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From Ryan King <r...@twitter.com>
Subject Re: Running multiple instances on a single server --micrandra ??
Date Thu, 09 Dec 2010 23:07:50 GMT
Overall, I don't think this is a crazy idea, though I think I'd prefer
cassandra to manage this setup.

The problem you will run into is that because the storage port is
assumed to be the same across the cluster you'll only be able to do
this if you can assign multiple IPs to each server (one for each
process) (I know this because I proposed something similar last year
:)).

-ryan

On Tue, Dec 7, 2010 at 10:00 PM, Jonathan Ellis <jbellis@gmail.com> wrote:
> The major downside is you're going to want to let each instance have
> its own dedicated commitlog spindle too, unless you just don't have
> many updates.
>
> On Tue, Dec 7, 2010 at 8:25 PM, Edward Capriolo <edlinuxguru@gmail.com> wrote:
>> I am quite ready to be stoned for this thread but I have been thinking
>> about this for a while and I just wanted to bounce these ideas of some
>> guru's.
>>
>> Cassandra does allow multiple data directories, but as far as I can
>> tell no one runs in this configuration. This is something that is very
>> different between the hbase architecture and the Cassandra
>> architecture. HBase borrows the concept from hadoop of JBOD
>> configurations. HBase has many small ish (~256 MB) regions managed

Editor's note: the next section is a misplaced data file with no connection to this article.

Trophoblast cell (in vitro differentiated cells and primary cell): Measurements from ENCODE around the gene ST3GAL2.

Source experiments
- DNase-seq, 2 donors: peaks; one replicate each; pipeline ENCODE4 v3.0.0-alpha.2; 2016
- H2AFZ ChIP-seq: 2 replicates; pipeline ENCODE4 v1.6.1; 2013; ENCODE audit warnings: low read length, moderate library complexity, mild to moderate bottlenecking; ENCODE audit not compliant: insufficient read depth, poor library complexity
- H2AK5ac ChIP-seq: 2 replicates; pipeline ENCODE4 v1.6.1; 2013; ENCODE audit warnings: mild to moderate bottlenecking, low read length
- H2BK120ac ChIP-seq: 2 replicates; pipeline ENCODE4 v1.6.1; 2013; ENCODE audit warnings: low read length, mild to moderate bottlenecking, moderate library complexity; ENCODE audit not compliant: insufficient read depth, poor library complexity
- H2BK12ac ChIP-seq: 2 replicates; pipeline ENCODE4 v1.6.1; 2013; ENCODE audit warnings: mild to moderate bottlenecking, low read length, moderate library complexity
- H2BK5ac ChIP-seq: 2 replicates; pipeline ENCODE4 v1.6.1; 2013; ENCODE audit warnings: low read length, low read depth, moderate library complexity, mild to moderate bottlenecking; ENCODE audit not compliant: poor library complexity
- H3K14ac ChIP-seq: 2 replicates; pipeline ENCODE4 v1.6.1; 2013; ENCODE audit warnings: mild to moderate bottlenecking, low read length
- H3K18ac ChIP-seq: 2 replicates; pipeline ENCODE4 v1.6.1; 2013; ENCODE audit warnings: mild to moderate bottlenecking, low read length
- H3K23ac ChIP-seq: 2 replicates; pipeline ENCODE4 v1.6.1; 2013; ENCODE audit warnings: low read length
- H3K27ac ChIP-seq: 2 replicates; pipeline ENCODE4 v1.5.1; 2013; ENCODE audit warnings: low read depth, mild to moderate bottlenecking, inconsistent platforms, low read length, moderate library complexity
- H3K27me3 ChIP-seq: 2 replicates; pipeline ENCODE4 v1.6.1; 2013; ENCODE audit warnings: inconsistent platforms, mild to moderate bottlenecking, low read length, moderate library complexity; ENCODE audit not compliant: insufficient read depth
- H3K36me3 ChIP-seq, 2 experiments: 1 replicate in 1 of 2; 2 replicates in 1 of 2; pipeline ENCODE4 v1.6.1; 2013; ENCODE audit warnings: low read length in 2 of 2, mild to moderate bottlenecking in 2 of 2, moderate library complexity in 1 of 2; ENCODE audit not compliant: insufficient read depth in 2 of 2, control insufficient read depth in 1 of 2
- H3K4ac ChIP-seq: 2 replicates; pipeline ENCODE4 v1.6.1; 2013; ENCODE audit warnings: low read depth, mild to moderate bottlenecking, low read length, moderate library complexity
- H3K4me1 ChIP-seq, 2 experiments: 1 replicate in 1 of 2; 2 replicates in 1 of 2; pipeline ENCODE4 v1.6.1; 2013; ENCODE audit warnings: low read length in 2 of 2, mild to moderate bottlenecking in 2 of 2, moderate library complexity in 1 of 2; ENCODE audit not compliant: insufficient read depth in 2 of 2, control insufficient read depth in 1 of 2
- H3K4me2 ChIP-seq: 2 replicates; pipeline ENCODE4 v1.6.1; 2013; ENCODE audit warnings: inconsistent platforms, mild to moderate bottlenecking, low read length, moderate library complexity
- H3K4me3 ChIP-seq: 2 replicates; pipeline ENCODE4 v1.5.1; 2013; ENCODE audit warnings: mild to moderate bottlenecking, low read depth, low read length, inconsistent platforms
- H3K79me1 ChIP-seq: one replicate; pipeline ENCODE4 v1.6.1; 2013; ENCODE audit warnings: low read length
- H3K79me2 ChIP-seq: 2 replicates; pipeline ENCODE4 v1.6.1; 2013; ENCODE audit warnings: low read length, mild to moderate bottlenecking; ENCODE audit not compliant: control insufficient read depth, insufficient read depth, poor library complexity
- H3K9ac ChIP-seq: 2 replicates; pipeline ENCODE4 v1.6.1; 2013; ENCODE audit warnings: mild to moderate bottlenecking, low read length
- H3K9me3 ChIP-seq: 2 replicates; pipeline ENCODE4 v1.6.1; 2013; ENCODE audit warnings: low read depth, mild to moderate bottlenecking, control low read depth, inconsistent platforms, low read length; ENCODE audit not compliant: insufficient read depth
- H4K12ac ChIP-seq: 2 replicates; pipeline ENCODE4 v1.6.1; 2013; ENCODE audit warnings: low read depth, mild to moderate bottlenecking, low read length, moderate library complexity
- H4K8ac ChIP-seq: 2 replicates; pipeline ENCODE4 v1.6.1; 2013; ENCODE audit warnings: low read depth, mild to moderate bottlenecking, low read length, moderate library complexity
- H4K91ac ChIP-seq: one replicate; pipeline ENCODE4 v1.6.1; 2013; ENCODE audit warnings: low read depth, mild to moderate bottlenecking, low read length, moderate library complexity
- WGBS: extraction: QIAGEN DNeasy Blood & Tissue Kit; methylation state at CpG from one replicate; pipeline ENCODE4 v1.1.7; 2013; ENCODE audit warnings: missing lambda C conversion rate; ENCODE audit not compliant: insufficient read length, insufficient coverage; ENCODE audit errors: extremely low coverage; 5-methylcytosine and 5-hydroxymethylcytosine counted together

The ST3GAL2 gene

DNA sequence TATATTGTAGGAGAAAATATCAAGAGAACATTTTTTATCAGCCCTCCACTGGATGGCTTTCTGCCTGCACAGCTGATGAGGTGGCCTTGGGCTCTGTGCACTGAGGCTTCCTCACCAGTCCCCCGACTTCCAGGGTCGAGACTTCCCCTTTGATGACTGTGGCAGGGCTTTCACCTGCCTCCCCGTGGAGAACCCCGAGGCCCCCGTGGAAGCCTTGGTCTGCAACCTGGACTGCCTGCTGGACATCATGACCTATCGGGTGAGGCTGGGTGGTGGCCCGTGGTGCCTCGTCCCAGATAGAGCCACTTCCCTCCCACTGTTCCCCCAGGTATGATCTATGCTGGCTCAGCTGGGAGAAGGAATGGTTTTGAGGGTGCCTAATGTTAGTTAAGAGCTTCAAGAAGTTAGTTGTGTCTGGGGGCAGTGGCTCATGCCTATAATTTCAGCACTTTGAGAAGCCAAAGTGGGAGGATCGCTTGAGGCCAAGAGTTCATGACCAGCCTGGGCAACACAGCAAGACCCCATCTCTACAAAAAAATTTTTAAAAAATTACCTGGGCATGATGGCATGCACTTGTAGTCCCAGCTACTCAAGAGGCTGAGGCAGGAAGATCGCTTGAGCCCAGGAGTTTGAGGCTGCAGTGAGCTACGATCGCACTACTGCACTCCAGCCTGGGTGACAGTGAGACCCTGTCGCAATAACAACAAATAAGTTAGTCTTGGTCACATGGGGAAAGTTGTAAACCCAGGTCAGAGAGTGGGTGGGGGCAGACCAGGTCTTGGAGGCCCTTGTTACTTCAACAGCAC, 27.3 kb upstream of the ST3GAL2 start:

>> with Zookeeper. Cassandra has a few (1 per node) large node sized
>> Token Ranges managed by Gossip consensus.
>>
>> Lets say a node has 6 300 GB disks. You have the options of RAID5,
>> RAID6, RAID10, or RAID0. The problem I have found with these
>> configurations are major compactions (of even large minor ones) can
>> take a long time. Even if your disk is not heavily utilized this is a
>> lot of data to move through. Thus node joins take a long time. Node
>> moves take a long time.
>>
>> The idea behind "micrandra" is for a 6 disk system run 6 instances of
>> Cassandra, one per disk. Use the RackAwareSnitch to make sure no
>> replicas live on the same node.
>>
>> The downsides
>> 1) we would have to manage 6x the instances of cassandra
>> 2) we would have some overhead for each JVM.
>>
>> The upsides ?
>> 1) Since disk/instance failure only degrades the overall performance
>> 1/6th (RAID0 you lost the entire node) (RAID5 still takes a hit when
>> down a disk)
>> 2) Moves and joins have less work to do
>> 3) Can scale up a single node by adding a single disk to an existing
>> system (assuming the ram and cpu is light)
>> 4) OPP would be "easier" to balance out hot spots (maybe not on this
>> one in not an OPP)
>>
>> What does everyone thing? Does it ever make sense to run this way?
>>
>
>
>
> --
> Jonathan Ellis
> Project Chair, Apache Cassandra
> co-founder of Riptano, the source for professional Cassandra support
> http://riptano.com
>

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